Book Review of The Booker Prize Winner The Promise By Damon Galgut
South African writer Damon Galgut who won the Booker Prize recently for his book The Promise, has minutely examined and mused upon the ergonomics of a dysfunctional Afrikaan family, over a period of 3 decades.
These 3 decades for me were melancholic labyrinthine where as I proceeded I felt completely blown yet intimidated by Damon’s style of writing. Right from the time, I started upon this unique narrative, I felt as if I was being physically pressed upon with heaviness, a kind of darkness borne of unfulfilled desires or rather promises made. Surrounding me from all sides. Overwhelming me, yet endearing at the same time. I know you guys will be like, Hey, it’s just a book! But no, this is not simply a book people. It is much much more… Damon has written this in such a form that I practically felt as though I was watching the story from each and every angle, drenching my soul with non-existent emotions which were not mere heartfelt but practically existential as if they were alive, breathing, their heart beating right beside me. in spite of being a title that is touted to be void of them.
READ: Book Review of His Voice by Rima Pande
Upon proceeding into the Swart family’s disintegration and perusing its dysfunctionality, I felt that surreal sense of deja-vu which is not common to come by. As the story continues, jumping from one character and subplot to another, I could virtually taste and fathom each and everyone’s stream of thoughts, resonate with their actions and also decipher their next course.
Each and every character, be it, Amor who is the youngest sibling and who is the one who carries the burden of the said ‘Promise’, a responsibility of the fulfilment. I completely could relate to her who was struck by lightning as a child and hence has been shown to be a bit slow and thus a sort of liability to the family. But in actuality, she is the one, who is getting incapacitated under the weight of this responsibility. Be it Manie, Salome, Anton or even Astrid, Galgut has structured out the narrative in such a manner that the hero of the plot remains the “Promise’ – the subject of Salome’s inheritance which has been passed on as the “promise” to be fulfilled by Manie at the beginning, which is then passed on by one to another as and how every character transcends onward to their next in the cycle of karma. Salome, who is the most important link in this entire cycle, is the confluence aspect bringing together all that Galgut has tried to impart through his writing. And she is the personification of the barbarity of the social standards that Galgut has tried to convey.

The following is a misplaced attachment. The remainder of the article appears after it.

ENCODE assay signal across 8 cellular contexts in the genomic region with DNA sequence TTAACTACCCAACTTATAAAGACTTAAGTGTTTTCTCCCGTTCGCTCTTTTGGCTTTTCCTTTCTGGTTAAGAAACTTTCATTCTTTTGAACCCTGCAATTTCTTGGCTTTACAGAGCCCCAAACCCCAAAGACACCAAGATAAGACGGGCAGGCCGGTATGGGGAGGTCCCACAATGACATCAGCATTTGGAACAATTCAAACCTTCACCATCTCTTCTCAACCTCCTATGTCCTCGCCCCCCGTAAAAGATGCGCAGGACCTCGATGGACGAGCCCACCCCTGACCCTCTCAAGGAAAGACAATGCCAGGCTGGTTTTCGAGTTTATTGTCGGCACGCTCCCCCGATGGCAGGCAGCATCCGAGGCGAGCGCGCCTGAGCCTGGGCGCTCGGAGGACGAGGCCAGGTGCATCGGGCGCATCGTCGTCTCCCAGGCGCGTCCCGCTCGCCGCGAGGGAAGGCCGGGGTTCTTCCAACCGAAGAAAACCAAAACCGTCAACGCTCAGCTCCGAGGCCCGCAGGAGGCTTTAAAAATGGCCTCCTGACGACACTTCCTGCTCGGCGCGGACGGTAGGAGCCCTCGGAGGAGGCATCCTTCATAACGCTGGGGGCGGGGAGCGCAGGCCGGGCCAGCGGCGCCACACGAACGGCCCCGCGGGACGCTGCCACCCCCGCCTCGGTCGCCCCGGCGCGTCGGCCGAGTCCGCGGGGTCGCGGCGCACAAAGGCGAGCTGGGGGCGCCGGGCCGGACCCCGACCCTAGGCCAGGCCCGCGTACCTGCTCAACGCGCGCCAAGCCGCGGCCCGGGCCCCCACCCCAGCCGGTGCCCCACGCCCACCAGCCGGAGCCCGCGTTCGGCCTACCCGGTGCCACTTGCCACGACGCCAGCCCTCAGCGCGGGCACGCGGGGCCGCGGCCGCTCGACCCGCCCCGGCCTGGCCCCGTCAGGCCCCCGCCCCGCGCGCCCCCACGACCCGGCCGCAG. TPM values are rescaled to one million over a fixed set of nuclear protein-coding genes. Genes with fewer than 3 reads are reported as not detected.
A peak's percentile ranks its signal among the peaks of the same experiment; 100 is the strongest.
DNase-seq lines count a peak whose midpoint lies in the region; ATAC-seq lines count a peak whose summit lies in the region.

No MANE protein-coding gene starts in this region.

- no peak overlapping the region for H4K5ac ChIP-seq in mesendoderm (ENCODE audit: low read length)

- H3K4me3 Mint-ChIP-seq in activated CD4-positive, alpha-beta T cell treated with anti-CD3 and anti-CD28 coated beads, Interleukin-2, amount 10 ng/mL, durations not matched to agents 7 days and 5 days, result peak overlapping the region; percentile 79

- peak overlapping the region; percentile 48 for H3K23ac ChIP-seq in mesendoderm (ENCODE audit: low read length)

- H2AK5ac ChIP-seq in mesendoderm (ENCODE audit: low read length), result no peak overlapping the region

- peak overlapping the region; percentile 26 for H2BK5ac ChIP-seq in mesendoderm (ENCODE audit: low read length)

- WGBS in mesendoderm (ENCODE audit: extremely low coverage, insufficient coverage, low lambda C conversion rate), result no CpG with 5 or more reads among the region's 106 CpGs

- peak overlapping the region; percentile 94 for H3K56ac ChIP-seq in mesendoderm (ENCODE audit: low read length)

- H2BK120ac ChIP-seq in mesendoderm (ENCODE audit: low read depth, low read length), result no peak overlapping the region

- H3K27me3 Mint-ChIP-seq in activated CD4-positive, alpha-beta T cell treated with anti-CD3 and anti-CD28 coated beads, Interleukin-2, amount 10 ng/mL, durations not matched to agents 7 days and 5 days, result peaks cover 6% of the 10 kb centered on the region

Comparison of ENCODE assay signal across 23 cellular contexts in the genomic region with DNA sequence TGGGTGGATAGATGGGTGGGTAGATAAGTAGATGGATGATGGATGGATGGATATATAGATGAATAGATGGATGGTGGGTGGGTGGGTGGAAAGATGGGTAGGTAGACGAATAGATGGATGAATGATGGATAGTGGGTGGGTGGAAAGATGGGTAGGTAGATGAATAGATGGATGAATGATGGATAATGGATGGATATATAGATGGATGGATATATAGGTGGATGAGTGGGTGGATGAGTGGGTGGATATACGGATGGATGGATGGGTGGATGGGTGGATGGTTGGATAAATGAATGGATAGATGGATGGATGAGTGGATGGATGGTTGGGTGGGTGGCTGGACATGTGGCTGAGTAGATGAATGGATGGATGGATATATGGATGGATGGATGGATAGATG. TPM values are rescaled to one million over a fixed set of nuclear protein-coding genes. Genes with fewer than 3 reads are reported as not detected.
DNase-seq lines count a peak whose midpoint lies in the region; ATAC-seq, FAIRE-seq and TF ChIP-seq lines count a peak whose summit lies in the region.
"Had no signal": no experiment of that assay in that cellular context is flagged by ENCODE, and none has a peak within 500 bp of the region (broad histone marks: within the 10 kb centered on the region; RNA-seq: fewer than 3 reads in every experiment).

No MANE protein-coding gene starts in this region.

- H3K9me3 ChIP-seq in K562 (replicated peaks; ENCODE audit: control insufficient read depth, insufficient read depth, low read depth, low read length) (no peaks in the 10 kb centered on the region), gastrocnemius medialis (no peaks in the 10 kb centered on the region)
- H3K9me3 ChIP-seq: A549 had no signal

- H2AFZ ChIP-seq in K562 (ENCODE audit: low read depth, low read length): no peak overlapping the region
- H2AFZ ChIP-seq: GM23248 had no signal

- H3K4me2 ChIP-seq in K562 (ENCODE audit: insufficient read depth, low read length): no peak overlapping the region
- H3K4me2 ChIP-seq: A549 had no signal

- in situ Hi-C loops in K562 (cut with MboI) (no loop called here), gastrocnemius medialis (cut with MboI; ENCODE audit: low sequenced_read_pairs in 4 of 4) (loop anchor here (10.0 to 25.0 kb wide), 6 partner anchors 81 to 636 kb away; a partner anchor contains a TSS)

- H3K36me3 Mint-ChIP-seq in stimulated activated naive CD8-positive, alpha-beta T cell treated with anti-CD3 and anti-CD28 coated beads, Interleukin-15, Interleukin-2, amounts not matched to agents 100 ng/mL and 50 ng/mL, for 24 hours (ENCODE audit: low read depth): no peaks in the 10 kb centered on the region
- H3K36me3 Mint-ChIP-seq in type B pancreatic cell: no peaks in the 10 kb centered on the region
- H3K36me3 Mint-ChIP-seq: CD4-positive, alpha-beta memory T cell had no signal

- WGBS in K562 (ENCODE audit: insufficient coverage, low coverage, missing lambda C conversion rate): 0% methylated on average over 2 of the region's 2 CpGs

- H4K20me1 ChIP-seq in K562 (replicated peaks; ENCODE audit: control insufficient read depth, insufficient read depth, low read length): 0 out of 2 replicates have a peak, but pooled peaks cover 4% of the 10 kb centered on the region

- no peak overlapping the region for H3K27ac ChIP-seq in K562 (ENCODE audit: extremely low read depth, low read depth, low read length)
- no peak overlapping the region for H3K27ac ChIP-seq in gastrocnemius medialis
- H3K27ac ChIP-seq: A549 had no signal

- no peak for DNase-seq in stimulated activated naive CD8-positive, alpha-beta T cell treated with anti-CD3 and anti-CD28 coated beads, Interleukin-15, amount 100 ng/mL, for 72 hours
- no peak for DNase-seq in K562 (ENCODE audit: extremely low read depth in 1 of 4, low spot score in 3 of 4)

Galgut here has depicted a family that has no close links with one another. To create such a pattern and yet explore the individual perspectives, the squandered opportunities, infidelities, self deprivations all have been interwoven in such a seamless fashion that I could not help but marvel upon the style of writing adopted by Galgut.
An absorbing piece, Galgut minutely explores the rise and the fall of the White South African family in a tragicomic allegory, one that also highlights the barbaric treatment of Blacks during and after that period.
You may be enveloped by darkness, but sometimes that eternal melancholy is uncannily therapeutic, growing on you by leaps and bounds.Anon
Galgut has managed to encapsulate the changing political scenarios very efficiently through the tonality of this narrative, intricately giving us a vantage point from different angles, sometimes even as trivial as through that of an insect or a corpse in the story.
For me, this omnipresent narration is a masterstroke of excellence, one which is surely the hero of this narrative, not to forget his uncanny writing resemblances to William Faulkner or for that matter even Virginia Woolf.
To explore humanity with all its boons as well as banes is no mean feat and for me, Galgut’s writing has withstood not only this vital litmus but several others which are essential but are never mentioned.
I mean it is easy to outline one’s vanity, virtues and good qualities. But, to highlight what is negative, detrimental and what actually denotes the faults of one is something that requires skill and expertise to pull off, I feel.
Brownie points to him for creating a novel that is stark, devoid of emotions yet happens to be a title which I enjoyed reading yet am very frustrated that I happened to pick, thanks to the aura of melancholy it dissipates… Yet, even after you finish with it, this book will compel you to think about it and haunt you till the time you leave pretence and decide to go back to it. Without revealing more spoilers, I want to say that this being a Booker’s Prize winner, for me, is no surprise, given the quality, Damon Galgut has encompassed through this stellar work.
A masterstroke work of excellence, pick this one if you want to be drenched in the dark, feel like watching a dense piece of cinema, sharing a vantage from multiple points of view.
So, this was my book review of The Promise by Damon Galgut, the Booker’s Prize winner 2021.
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